Water tube boilers (Fig. 4 and 5) are so called because the water passes through the tubes and the hot combustion gas passes around the tubes. Generally, a water tube boiler will have one or more drums into which the tubes are terminated. The configuration of the boiler will vary between types and manufacturers but generally, TES service technicians will be involved with bi-drum boilers such as the SD and SDGL designs or the Tomlinson “O” Type In these types the bottom drum acts as a reservoir for storing a reserve of water and the top drum a separation point for the steam and water factions and as a vessel in which the level of water in the boiler can be controlled. Other configurations include “A” types in which two bottom drums are connected to a single top drum and single drum types in which the tubes themselves form the storage component of the boiler. Circulation may be natural or forced and is an important facet of the design of the boiler.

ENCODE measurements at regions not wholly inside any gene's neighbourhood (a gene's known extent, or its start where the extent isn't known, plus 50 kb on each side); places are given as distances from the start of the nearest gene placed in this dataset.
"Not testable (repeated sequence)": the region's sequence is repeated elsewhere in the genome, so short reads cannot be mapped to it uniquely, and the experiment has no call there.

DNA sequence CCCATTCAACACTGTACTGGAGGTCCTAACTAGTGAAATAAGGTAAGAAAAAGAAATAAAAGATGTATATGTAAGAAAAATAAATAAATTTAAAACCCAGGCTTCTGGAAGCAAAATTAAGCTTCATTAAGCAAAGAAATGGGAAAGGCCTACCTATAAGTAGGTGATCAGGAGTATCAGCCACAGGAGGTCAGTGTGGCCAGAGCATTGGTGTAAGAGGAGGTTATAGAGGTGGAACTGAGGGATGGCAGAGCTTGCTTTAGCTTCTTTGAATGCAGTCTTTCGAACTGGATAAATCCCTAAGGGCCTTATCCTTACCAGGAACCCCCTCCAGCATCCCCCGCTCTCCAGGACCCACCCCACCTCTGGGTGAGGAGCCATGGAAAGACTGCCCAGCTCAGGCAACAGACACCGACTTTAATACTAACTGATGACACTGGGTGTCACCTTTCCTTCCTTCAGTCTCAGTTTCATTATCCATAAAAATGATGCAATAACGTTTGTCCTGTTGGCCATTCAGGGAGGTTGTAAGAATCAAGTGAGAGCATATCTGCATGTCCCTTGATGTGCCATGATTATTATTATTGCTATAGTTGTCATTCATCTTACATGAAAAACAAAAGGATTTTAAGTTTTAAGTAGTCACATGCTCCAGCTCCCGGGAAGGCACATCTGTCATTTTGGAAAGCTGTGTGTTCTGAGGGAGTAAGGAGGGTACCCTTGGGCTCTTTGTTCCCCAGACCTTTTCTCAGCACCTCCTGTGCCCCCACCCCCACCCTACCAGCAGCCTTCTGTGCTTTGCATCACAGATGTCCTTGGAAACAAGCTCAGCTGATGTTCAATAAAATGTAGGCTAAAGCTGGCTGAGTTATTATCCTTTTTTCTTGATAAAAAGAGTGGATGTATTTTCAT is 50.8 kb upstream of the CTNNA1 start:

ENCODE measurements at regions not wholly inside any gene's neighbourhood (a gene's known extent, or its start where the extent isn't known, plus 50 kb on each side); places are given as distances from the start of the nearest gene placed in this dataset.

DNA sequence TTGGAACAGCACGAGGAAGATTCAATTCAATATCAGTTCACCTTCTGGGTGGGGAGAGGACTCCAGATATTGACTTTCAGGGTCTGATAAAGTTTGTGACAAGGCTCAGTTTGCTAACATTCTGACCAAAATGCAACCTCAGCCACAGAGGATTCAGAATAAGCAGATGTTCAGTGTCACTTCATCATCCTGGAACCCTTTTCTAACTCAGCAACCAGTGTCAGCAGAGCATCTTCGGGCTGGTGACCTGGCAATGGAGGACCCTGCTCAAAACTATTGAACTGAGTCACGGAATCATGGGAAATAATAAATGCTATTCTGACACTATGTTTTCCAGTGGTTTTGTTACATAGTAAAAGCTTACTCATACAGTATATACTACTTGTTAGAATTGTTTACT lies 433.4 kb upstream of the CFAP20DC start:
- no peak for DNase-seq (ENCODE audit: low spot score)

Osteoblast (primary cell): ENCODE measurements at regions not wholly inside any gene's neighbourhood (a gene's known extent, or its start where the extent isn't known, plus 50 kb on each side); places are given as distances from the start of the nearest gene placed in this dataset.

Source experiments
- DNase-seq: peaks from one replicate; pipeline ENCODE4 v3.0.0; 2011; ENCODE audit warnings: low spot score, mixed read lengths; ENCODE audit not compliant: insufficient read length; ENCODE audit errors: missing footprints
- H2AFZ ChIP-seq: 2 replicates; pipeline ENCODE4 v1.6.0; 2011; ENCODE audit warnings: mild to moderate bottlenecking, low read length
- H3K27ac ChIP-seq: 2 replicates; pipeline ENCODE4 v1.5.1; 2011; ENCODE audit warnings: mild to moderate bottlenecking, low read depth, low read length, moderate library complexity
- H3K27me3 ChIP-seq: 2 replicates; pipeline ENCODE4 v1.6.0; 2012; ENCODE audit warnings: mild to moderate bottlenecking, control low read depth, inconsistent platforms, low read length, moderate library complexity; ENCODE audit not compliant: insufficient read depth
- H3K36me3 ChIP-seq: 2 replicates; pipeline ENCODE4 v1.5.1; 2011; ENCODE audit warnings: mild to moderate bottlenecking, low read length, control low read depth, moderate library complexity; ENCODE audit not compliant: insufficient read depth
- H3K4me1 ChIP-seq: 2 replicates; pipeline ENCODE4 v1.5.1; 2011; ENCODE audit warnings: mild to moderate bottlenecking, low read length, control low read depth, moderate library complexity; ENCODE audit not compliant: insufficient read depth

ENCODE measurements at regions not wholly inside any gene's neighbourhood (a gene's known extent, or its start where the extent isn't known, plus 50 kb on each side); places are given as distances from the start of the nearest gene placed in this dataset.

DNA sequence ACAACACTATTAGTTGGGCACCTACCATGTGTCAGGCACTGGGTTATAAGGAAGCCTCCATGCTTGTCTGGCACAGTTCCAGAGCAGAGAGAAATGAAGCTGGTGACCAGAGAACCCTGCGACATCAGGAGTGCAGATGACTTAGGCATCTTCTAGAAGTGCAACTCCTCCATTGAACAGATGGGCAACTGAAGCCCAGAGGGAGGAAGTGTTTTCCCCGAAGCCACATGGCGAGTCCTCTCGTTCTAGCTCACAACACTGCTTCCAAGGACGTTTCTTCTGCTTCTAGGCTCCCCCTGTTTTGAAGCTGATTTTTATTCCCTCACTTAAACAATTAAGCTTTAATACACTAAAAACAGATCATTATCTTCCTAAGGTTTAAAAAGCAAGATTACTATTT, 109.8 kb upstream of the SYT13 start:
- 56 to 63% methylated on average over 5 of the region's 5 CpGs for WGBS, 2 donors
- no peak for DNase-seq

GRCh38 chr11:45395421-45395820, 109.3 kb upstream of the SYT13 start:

Because the pressure parts are relatively small in diameter a water tube boiler is able to operate at a much higher pressure than a shell boiler. Water tube boilers may be gas, liquid or solid fuel fired. Such fuels as coal, wood waste, bagasse, black liquor, sludge, industrial waste, municipal waste or a combination of different fuel types can be used and may produce up to 4,500 tonnes of steam/hr at up to 310 bar and 590oC.
Tomlinson Energy has been one of the leading names within the Australian steam boiler industry for over a century. Boilers are an integral part of many businesses, so if you need help with installation, repair, or maintenance, get in contact to find out how we can support your business. Or check out our range of fire and water tube steam boiler products available today. With over a century of industry experience, Tomlinson Energy is a company you can count on to provide top-tier boiler services.